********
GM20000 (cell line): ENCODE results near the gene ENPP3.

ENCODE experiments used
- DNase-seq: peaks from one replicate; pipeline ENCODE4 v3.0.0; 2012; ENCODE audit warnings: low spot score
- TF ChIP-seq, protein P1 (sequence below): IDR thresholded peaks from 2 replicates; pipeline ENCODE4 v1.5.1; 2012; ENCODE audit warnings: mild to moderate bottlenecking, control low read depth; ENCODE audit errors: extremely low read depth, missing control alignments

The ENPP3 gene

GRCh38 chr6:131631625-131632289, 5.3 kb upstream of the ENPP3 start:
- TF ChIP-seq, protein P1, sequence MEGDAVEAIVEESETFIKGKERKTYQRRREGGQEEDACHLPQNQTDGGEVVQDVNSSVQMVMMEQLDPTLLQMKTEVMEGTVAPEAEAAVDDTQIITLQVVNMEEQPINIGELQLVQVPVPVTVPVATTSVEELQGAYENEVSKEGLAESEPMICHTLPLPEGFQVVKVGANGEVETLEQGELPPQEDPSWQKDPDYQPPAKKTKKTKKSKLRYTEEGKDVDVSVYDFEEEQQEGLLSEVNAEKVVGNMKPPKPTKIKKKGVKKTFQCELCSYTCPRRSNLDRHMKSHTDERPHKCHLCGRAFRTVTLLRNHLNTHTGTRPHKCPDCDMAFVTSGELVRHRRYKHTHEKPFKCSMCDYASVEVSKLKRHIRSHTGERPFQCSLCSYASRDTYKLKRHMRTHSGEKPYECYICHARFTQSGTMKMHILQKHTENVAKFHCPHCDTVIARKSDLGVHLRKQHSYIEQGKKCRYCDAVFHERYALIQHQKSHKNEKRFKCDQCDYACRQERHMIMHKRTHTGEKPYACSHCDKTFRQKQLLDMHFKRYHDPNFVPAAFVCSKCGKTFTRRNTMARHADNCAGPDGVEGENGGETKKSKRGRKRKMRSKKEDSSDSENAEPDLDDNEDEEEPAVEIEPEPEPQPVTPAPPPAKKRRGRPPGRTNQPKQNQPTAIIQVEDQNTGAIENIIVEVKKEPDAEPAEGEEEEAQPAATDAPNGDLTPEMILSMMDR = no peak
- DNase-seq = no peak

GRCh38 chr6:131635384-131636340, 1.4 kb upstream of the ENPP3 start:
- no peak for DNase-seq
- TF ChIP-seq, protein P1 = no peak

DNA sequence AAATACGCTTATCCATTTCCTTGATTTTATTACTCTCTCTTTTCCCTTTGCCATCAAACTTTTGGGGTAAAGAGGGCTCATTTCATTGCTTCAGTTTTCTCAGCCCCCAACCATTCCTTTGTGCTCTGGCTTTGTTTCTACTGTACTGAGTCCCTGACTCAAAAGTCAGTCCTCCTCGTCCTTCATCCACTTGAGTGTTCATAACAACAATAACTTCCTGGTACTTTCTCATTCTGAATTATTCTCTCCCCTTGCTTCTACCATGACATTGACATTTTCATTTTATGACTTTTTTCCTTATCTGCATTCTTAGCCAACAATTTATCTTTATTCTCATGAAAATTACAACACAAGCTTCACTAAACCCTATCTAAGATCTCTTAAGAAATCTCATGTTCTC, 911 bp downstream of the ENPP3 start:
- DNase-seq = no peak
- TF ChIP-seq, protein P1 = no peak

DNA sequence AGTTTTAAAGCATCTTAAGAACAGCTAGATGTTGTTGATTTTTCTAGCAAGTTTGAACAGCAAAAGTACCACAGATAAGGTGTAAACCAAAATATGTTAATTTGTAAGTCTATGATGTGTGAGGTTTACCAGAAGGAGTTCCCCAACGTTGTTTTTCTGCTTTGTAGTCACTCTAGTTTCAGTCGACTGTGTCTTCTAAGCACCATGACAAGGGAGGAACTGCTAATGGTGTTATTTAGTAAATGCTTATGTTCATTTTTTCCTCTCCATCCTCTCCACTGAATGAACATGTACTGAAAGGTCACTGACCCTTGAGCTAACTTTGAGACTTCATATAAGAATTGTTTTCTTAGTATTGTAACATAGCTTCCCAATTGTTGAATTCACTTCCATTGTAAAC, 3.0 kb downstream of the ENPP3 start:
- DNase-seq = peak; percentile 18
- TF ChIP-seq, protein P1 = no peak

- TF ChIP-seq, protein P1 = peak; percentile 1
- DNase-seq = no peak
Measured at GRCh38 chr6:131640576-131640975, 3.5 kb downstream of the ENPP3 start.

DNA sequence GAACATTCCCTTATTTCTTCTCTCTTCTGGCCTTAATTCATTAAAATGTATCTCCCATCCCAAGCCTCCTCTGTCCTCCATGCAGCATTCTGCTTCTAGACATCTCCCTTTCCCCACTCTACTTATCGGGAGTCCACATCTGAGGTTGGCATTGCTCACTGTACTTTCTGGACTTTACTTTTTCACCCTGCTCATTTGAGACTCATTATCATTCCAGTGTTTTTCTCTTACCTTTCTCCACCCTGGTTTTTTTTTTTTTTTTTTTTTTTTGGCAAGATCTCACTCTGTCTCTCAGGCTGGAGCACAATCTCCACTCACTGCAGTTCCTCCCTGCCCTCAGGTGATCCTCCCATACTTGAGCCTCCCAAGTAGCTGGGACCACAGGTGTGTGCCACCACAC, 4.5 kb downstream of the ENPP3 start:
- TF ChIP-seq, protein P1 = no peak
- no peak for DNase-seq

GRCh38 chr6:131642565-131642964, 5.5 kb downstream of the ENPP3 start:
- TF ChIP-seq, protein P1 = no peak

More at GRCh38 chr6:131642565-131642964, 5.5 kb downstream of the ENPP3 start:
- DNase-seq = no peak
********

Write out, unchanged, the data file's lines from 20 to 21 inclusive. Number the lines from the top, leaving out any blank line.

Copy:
Measured at GRCh38 chr6:131640576-131640975, 3.5 kb downstream of the ENPP3 start.

DNA sequence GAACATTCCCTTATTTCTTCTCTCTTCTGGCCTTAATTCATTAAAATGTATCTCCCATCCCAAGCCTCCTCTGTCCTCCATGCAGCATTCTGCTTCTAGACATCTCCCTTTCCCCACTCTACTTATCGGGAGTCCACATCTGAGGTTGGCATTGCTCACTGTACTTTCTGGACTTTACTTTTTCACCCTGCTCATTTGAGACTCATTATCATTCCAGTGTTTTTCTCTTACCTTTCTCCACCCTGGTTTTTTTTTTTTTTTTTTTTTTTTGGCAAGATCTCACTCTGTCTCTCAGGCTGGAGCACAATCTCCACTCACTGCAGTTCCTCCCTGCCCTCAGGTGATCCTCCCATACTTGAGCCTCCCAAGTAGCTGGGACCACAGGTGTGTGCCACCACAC, 4.5 kb downstream of the ENPP3 start: